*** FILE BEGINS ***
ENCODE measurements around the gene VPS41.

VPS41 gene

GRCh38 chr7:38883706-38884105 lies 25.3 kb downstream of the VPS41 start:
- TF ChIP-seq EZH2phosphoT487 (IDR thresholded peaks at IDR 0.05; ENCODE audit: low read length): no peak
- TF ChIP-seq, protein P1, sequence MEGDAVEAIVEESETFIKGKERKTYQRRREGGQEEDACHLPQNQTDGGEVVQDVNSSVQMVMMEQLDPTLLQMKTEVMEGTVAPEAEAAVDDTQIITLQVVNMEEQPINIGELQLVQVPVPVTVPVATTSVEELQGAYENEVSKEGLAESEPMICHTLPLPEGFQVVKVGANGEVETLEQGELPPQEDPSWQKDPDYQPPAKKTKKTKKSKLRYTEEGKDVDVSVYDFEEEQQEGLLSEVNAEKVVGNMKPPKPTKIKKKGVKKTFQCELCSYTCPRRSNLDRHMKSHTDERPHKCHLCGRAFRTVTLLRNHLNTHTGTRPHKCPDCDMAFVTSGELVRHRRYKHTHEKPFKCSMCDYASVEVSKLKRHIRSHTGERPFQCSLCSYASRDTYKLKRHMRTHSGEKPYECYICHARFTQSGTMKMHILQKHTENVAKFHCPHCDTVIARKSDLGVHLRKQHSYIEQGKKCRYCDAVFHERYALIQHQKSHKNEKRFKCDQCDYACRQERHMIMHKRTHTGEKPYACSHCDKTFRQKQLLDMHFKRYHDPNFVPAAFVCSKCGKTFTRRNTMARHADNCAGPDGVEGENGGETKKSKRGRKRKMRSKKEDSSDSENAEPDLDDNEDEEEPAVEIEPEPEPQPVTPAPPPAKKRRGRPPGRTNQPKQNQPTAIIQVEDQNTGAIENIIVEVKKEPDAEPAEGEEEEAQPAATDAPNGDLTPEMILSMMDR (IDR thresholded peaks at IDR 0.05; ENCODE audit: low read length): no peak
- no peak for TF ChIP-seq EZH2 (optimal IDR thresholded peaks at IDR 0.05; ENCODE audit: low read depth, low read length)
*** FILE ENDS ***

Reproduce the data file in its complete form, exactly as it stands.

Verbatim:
ENCODE measurements around the gene VPS41.

VPS41 gene

GRCh38 chr7:38883706-38884105 lies 25.3 kb downstream of the VPS41 start:
- TF ChIP-seq EZH2phosphoT487 (IDR thresholded peaks at IDR 0.05; ENCODE audit: low read length): no peak
- TF ChIP-seq, protein P1, sequence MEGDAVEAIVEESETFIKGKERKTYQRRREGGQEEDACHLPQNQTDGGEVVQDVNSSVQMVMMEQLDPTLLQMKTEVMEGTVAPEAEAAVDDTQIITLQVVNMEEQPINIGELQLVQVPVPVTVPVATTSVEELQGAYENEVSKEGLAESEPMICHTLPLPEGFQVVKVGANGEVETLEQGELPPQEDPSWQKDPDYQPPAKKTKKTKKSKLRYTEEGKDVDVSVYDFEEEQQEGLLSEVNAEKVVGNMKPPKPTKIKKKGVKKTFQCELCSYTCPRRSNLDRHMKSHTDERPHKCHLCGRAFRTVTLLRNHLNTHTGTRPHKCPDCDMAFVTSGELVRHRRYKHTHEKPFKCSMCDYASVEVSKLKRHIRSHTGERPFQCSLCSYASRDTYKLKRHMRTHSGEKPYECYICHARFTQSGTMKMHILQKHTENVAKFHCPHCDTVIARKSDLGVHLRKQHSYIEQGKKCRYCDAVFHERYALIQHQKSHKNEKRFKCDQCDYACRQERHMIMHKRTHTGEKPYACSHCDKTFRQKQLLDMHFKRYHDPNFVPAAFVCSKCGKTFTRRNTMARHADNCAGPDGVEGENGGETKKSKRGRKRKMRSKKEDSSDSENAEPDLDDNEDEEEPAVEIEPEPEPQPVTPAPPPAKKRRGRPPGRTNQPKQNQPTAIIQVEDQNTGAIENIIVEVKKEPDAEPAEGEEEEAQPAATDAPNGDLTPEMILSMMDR (IDR thresholded peaks at IDR 0.05; ENCODE audit: low read length): no peak
- no peak for TF ChIP-seq EZH2 (optimal IDR thresholded peaks at IDR 0.05; ENCODE audit: low read depth, low read length)